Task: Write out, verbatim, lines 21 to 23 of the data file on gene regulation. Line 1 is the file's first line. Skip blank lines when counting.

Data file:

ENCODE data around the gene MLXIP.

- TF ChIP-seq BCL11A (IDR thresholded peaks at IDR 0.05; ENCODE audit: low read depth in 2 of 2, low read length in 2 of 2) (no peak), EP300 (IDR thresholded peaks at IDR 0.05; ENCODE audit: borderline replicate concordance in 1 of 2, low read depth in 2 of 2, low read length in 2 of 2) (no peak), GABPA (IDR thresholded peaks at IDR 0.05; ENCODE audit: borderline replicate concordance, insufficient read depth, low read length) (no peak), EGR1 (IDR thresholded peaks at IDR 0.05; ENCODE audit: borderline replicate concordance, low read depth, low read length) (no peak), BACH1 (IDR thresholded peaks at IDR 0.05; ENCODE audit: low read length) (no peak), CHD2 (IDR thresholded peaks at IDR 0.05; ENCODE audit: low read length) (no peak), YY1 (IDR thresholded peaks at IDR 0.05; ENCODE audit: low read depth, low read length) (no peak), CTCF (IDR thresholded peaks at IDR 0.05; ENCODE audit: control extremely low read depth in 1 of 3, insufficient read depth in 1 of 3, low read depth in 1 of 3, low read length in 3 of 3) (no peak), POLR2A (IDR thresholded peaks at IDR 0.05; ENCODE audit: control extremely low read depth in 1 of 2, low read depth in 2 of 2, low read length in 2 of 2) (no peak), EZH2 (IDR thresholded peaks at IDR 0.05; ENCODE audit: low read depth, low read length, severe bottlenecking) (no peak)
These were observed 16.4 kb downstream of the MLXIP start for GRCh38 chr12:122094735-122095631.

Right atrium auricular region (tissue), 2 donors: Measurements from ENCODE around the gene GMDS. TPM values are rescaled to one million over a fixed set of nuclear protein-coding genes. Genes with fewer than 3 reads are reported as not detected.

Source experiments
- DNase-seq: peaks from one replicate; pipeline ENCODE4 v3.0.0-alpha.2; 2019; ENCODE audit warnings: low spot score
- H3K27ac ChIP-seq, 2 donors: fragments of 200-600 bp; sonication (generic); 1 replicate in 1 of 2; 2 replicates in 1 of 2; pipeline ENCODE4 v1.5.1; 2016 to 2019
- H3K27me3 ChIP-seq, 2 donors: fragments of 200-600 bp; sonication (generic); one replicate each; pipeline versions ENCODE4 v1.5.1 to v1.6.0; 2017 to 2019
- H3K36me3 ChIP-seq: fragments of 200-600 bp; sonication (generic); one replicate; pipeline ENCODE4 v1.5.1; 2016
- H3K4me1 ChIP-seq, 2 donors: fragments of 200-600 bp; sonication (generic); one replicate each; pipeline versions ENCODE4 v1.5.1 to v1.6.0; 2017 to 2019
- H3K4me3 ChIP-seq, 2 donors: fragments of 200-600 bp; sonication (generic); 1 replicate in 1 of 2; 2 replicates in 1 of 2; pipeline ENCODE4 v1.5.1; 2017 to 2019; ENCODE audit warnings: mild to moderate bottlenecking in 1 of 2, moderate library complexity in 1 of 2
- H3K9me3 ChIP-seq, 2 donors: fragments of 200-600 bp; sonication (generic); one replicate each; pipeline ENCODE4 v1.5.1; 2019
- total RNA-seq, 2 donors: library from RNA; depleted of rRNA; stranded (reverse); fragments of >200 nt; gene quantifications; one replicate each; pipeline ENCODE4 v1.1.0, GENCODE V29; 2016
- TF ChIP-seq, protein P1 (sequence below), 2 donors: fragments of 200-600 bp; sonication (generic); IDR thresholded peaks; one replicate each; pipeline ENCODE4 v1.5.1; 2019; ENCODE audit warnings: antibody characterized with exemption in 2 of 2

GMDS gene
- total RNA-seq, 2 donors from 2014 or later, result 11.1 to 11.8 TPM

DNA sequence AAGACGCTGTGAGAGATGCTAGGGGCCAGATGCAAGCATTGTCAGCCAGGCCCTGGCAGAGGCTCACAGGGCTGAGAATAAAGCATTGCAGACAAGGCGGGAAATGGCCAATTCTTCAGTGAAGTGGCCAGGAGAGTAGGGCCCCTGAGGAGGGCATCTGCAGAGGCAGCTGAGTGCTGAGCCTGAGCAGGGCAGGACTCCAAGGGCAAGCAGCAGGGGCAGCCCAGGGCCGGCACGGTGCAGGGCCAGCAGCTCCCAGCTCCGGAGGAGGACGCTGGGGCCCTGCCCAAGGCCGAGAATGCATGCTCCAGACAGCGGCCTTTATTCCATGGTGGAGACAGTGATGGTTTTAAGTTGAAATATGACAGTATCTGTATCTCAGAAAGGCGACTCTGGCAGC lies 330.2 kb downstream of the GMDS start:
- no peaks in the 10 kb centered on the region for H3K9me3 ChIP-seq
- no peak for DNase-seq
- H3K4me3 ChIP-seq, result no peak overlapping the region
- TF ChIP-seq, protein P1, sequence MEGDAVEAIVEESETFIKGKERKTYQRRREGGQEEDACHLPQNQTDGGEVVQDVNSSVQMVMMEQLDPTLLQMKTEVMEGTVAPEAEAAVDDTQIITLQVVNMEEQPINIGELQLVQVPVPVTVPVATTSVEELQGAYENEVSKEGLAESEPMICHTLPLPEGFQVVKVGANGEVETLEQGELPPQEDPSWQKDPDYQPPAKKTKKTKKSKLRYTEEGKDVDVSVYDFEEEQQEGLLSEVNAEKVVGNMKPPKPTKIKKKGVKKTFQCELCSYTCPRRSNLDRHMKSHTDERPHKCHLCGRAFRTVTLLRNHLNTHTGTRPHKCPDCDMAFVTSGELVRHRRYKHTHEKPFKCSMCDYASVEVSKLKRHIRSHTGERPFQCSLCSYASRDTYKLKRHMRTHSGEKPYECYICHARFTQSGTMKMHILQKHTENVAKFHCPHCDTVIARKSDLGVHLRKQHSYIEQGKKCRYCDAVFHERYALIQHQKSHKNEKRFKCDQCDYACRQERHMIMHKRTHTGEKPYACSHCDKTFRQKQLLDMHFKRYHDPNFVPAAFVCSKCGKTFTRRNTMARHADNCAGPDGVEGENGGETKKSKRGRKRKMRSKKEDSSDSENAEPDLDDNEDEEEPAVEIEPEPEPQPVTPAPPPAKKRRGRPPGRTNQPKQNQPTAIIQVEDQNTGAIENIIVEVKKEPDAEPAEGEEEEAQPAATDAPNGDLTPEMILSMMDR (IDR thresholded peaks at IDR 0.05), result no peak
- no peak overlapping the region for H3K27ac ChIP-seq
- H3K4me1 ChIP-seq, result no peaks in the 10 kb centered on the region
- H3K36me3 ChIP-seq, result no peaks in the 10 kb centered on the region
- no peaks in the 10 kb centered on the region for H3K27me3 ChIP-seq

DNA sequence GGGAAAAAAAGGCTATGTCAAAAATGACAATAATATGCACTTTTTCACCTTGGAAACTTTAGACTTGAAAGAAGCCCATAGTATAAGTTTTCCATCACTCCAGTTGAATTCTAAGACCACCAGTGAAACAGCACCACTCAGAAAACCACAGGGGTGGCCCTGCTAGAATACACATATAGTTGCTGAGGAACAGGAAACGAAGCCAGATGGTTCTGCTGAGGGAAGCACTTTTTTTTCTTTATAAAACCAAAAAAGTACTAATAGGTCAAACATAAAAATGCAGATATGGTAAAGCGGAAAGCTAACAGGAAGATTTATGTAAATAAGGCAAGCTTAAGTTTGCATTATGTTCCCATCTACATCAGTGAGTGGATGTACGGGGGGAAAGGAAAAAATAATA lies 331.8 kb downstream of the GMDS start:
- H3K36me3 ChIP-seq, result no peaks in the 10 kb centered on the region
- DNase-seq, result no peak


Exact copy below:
- TF ChIP-seq, protein P1, sequence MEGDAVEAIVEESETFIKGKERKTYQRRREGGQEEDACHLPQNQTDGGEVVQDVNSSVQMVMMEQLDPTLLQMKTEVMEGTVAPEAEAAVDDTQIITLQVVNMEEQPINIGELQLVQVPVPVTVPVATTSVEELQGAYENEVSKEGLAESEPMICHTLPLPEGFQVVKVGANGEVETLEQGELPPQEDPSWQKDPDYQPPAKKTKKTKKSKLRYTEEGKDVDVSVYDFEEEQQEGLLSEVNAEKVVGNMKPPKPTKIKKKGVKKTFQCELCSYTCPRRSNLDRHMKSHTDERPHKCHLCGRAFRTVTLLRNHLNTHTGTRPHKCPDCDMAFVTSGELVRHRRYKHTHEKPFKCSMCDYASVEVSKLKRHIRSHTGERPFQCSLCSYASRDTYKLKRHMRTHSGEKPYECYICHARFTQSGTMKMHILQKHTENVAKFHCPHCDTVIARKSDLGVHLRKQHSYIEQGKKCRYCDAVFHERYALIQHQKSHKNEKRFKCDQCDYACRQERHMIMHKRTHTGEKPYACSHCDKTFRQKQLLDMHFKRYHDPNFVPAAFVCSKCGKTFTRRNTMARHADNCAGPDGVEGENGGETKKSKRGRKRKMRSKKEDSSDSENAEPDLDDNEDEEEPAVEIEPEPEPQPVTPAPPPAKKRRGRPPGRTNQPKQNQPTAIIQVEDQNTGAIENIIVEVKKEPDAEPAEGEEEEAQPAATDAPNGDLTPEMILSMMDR (IDR thresholded peaks at IDR 0.05), result no peak
- no peak overlapping the region for H3K27ac ChIP-seq
- H3K4me1 ChIP-seq, result no peaks in the 10 kb centered on the region